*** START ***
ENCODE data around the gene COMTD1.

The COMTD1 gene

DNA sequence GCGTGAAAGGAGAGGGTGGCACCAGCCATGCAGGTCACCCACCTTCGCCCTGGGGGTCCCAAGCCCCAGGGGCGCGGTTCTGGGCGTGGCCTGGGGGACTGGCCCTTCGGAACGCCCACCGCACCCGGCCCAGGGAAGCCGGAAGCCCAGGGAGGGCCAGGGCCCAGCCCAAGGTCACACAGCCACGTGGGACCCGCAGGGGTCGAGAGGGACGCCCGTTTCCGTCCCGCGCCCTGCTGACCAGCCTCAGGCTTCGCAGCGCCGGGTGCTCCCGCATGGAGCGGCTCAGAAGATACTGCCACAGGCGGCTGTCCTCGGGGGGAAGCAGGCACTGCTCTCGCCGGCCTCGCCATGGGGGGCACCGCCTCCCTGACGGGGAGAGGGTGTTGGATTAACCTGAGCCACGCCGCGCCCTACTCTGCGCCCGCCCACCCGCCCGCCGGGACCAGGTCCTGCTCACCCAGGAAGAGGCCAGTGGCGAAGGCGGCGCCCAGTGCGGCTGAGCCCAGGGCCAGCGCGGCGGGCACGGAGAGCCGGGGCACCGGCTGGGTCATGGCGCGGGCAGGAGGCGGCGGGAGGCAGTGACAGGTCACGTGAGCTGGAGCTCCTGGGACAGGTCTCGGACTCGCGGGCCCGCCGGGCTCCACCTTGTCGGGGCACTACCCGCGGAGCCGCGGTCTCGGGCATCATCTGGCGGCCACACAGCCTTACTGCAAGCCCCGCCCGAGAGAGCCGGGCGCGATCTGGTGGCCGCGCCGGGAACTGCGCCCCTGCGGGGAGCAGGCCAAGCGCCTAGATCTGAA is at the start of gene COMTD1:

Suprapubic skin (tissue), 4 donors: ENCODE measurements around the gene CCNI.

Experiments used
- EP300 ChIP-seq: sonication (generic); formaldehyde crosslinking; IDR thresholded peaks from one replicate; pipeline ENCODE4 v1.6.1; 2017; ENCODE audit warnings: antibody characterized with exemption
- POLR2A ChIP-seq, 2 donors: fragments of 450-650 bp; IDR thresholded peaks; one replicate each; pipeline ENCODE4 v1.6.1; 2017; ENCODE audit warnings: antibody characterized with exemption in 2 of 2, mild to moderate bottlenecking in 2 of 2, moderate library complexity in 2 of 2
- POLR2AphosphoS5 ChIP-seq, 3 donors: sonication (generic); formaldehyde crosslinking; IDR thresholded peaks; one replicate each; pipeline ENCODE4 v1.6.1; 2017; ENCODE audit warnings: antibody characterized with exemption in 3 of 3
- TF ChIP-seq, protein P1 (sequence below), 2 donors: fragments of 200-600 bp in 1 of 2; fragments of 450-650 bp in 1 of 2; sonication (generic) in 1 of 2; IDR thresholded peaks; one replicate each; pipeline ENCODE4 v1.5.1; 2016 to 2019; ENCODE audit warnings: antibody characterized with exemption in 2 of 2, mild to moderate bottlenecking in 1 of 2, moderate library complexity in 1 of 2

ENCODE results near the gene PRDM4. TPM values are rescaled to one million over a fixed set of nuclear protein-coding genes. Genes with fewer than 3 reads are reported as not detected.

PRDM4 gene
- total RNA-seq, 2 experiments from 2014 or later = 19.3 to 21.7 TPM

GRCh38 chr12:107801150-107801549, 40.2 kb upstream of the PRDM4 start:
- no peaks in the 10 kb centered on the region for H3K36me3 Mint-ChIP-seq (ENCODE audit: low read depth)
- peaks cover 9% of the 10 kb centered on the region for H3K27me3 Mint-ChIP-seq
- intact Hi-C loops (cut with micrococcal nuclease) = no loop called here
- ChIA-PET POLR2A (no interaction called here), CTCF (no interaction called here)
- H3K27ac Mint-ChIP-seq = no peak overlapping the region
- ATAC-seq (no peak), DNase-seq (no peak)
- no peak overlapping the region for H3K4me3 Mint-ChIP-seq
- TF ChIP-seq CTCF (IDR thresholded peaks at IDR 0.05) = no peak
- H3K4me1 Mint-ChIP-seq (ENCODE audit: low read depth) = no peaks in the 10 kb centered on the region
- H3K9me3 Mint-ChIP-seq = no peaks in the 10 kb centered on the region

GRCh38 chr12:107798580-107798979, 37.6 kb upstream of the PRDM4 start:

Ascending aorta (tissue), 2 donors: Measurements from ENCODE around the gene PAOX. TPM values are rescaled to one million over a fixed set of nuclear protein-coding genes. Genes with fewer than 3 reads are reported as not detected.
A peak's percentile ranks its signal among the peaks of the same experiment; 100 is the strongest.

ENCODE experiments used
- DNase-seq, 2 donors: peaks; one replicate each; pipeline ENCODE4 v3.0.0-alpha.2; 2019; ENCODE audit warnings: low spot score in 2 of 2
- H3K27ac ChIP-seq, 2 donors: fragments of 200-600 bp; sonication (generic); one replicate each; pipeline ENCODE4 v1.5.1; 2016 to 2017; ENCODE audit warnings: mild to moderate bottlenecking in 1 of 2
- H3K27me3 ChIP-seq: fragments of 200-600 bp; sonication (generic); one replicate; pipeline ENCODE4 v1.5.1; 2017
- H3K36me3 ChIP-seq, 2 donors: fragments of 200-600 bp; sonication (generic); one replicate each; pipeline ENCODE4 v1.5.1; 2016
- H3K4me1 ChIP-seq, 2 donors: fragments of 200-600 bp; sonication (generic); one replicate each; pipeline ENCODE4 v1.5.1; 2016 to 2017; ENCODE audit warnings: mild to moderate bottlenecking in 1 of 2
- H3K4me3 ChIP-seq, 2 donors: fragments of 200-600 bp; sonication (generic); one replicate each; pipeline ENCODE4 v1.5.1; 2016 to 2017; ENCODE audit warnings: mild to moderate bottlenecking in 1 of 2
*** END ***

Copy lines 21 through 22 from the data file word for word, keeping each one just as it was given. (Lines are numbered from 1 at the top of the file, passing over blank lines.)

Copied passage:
- TF ChIP-seq CTCF (IDR thresholded peaks at IDR 0.05) = no peak
- H3K4me1 Mint-ChIP-seq (ENCODE audit: low read depth) = no peaks in the 10 kb centered on the region